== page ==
While we believe that the following information regarding the medical malpractice laws in the various states of the United States was accurate when written, laws in various states do change over time and you should not rely on the information below but rather seek the advice of a knowledgeable and competent medical malpractice lawyer in your state regarding the current and relevant medical malpractice laws in your state. The information below is for informational purposes only and is not intended as legal advice and should not be relied upon as legal advice.

There is no limit on the amount of damages. The statute of limitations is one year from the incident or reasonable discovery but not more than five years after the incident. There is several liability only. There is no limitation on attorney fees. There is no provision for periodic payments. There is no requirement for an affidavit or certificate of merit. There is no requirement for pre-trial alternative dispute resolution.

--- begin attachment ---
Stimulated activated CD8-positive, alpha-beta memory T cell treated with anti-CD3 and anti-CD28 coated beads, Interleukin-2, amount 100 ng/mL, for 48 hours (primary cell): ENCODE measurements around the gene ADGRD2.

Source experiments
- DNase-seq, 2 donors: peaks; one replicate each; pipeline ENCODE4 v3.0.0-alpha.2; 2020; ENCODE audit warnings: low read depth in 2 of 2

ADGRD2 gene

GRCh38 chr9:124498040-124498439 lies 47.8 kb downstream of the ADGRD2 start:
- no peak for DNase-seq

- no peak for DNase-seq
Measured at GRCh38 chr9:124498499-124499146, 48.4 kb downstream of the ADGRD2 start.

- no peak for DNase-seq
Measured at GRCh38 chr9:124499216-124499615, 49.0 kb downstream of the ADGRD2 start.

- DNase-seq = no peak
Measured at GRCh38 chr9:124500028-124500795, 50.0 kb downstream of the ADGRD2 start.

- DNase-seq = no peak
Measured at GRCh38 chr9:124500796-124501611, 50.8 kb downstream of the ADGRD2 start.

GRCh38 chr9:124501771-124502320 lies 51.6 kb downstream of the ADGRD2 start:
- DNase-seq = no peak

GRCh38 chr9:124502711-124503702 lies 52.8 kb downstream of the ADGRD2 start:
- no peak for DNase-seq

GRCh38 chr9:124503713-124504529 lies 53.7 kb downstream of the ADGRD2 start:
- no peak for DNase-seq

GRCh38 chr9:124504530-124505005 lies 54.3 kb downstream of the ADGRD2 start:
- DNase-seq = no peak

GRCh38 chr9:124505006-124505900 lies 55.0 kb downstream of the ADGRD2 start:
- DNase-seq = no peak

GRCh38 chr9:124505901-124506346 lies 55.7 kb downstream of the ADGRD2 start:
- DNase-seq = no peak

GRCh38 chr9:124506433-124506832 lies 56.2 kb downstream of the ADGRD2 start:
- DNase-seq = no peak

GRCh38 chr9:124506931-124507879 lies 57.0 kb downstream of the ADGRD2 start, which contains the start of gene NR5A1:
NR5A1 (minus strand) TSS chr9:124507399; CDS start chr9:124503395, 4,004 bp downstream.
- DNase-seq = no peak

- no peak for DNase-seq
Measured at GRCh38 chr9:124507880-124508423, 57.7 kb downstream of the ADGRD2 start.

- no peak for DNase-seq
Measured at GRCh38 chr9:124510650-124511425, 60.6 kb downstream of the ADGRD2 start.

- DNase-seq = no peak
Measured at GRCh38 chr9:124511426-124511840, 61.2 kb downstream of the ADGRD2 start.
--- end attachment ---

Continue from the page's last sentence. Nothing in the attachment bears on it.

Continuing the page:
In its opinion filed on November 15, 2018, the Supreme Court of Kentucky (“Kentucky Supreme Court”) held that the Kentucky Medical Review Panel Act that was enacted in 2017 “delays access to the courts of the Commonwealth for the adjudication of common-law claims. Chapter 216C violates Section 14 of the Kentucky Constitution.”